Salt is arguably one of the most important cooking ingredients and one of the hottest debated topics in the nutrition community. Over the years, salt has been blamed for numerous health conditions, but is all salt really as dangerous as we have been led to believe? The reality is, not all salt is created equal and understanding the different types is imperative to optimizing health. With so many different varieties available it can be confusing to know which to choose and why, so let’s discuss salt, its functions, its benefits, and the different types in order to determine the best types of salt to use in your diet.
Why We Need Salt
Salt is a crystalline substance made of sodium and chloride and is one of several dozen minerals we need to survive. The human body can’t store much salt on its own so we need to consume it through our diet in order for it to carry out many vital functions in the body. Salt is important for balancing the fluid level of the blood, regulating extracellular fluid, managing the body’s acid-alkaline balance, functions of the nervous system, adrenal system, stomach acid production, and proper nutrient absorption in the intestinal tract. In fact, we are hard-wired to crave salt to ensure that we consume adequate amounts.
Part of the confusion surrounding salt lies in the lack of differentiation in the format in which it is consumed. Although salt is necessary for optimal health, even too much of a good thing can be a bad thing, and not all forms of salt are the same. The reality is, most sodium in the standard North American diet now comes from processed foods, not the salt shaker, as roughly 70% of salt is consumed through food products off the grocery store shelf. By eating a diet rich in processed food, we are no longer able to control our salt intake and the format in which we consume it. On the contrary, when consuming a diet rich in whole foods, salt is not present in the food, and it must, therefore, be added during the cooking process. In fact, it has been shown that both high and very low intakes of salt can contribute to health concerns. So, when consuming whole foods and cooking from scratch it is important to understand the best types of salt to use in order to avoid refined versions of it.
The Best Salt to Use
As the name suggests, sea salt comes from seawater, which is evaporated to make sea salt. The term sea salt is actually a broad term that incorporates various types as it can include Black, Celtic, French, or Hawaiian sea salt. Due to the different sources and production processes, sea salts are found in varying colors and textures including grey, black, fine, flaky, and coarse. For instance, fleur de sel, grey salt, and Maldon salt are the less refined result of the gradual evaporation of seawater and can take up to 5 years to make, while granular sea salt is produced by rapidly boiling ocean water in a closed vacuum. Both forms can be used in a healthy diet, although granular sea salt is best used for everyday cooking, while fleur de sel and Maldon salt provide a pleasant texture making them ideal for garnishing or finishing dishes.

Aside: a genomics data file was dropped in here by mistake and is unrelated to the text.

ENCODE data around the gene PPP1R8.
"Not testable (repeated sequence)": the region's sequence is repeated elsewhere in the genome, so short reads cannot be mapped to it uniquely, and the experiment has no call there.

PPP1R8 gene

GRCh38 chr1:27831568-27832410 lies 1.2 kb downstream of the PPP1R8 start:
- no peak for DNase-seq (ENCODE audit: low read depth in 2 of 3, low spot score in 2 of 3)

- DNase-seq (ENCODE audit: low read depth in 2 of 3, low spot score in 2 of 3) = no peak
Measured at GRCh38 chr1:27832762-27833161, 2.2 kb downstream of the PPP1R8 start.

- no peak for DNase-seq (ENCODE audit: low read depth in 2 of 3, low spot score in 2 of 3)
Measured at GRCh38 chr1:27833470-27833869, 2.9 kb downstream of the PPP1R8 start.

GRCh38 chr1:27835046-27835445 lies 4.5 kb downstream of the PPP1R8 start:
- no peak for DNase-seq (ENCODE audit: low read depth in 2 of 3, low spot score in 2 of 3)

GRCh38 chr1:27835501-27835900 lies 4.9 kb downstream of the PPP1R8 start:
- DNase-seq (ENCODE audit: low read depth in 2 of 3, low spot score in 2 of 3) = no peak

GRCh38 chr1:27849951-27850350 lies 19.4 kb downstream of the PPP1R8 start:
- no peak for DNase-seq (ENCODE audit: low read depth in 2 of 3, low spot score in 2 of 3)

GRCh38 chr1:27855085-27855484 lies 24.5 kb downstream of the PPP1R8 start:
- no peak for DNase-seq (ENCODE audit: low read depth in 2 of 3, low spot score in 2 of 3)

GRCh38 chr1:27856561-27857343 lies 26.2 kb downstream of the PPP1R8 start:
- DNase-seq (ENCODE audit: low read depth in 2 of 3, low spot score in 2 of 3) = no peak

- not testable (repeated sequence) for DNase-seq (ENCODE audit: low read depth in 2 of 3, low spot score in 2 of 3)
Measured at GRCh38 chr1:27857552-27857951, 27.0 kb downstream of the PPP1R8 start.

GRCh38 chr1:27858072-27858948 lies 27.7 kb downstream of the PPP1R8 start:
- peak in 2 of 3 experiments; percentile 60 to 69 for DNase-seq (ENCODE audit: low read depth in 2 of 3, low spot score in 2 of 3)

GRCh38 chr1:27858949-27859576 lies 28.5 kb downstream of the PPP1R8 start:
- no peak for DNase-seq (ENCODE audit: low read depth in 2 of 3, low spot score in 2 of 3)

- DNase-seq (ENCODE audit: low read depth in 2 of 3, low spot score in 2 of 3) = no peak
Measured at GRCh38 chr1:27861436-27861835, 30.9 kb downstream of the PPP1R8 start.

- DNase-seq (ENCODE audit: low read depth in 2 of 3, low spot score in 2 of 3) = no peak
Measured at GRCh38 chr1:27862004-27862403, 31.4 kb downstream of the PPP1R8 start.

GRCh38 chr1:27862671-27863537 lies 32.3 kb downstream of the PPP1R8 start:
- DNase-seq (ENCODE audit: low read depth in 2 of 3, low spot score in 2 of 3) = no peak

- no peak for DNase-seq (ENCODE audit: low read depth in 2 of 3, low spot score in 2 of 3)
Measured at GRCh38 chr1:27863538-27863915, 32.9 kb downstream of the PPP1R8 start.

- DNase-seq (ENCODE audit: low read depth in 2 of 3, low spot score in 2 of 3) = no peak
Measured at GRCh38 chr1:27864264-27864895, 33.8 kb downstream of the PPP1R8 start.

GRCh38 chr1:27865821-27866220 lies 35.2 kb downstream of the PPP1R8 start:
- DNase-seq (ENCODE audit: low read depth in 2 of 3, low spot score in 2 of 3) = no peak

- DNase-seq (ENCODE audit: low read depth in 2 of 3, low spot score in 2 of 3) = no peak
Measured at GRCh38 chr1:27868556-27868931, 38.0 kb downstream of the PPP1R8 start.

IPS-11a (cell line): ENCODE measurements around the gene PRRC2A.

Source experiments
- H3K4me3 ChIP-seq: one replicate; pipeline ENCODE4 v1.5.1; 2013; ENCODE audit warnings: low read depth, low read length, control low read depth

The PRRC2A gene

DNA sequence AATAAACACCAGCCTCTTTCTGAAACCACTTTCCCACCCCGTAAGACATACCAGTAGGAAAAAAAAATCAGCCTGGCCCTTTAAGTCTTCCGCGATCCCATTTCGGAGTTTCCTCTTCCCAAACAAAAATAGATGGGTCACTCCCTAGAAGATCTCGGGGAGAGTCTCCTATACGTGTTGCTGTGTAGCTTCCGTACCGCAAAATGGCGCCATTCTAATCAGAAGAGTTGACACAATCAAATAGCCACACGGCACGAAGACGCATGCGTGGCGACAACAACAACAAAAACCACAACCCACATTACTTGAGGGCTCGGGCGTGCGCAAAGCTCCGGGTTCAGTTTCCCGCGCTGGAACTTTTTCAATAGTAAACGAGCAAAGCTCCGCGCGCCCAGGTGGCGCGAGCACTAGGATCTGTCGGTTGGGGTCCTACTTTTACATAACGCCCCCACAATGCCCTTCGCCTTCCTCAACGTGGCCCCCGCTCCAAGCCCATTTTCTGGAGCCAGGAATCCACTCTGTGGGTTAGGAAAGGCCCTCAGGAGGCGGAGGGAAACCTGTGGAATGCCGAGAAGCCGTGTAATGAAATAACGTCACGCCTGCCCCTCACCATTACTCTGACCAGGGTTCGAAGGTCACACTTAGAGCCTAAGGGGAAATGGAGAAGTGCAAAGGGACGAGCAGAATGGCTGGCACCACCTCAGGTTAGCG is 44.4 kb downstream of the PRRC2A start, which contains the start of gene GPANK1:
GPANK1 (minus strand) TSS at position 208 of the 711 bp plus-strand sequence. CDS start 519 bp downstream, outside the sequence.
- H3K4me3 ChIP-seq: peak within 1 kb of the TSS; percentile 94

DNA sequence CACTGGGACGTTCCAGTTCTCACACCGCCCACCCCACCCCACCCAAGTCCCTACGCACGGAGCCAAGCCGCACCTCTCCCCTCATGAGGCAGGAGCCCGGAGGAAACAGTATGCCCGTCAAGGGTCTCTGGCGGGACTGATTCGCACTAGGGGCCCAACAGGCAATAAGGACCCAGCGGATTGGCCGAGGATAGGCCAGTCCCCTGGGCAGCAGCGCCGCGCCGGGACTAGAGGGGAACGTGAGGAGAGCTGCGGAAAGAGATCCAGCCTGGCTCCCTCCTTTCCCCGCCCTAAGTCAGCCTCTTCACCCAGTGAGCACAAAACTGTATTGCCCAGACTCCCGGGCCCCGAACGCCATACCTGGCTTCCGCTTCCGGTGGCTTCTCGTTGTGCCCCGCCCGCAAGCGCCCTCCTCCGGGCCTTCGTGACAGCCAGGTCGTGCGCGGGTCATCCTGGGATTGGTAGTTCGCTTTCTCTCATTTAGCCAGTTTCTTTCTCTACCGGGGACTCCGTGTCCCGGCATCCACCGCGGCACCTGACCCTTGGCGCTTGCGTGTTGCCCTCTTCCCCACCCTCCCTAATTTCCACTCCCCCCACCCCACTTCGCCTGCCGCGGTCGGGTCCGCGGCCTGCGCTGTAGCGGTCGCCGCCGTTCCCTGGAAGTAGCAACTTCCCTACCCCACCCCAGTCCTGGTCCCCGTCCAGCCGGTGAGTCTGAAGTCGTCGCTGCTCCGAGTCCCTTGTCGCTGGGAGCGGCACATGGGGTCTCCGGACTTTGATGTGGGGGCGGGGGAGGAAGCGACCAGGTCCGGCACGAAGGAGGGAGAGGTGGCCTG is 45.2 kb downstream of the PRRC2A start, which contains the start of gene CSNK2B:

Rock salt comes from salt mines from ancient lakes and seas which now lie far underground, and rock salts can come under many names. Popular forms of rock salt include Himalayan salt, pink salt, and ancient salt. The pink color of some rock salt comes from their rich iron content and some sources have been shown to include over 84 minerals and trace elements including calcium, magnesium, potassium, and copper. Rock salt can be made into many different formats including fine grain, kosher, coarse, and powder salt.
Kosher salt is a coarse grain salt made from land salt mines but is less processed than table salt. Contrary to popular belief, not all kosher salt is actually certified kosher, rather it is named after the koshering process when larger-grained versions of salt were used to remove the blood from the meat. Although most kosher salt does not contain added iodine or anti-caking agents, some brands may so it is best to read the ingredients to be sure. Given it is slightly less expensive than some sea salts, kosher salt is a great option for everyday cooking.
What About Table Salt?
Regular table salt, also known as iodized salt, is the salt that you find in processed foods and on most restaurant tables. Iodized salt came to light in the 1920s when iodine deficiency was a common health problem, however, these days you can get sufficient amounts of iodine from natural sources as long as you are eating a diverse diet of whole foods. Table salt is heat processed and stripped of its natural trace minerals, and commonly contains anti-caking agents to help prevent clumping and sugar or dextrose to help stabilize the iodine. Although neither is overly harmful, there is no value in adding them to your food when you can add natural salt by itself, so avoiding table salt as much as possible is recommended.
The Bottom Line
Salt does not deserve the bad reputation it has received, and adding natural salt to whole foods can help to make dishes more palatable while supporting health at the same time. There is no need to avoid salt entirely unless otherwise specified by a health practitioner, rather, it is best to avoid table salt and processed foods that contain refined salt. As with all food, when opting for salt be sure to read the ingredients and choose options that contain 100% salt and nothing else.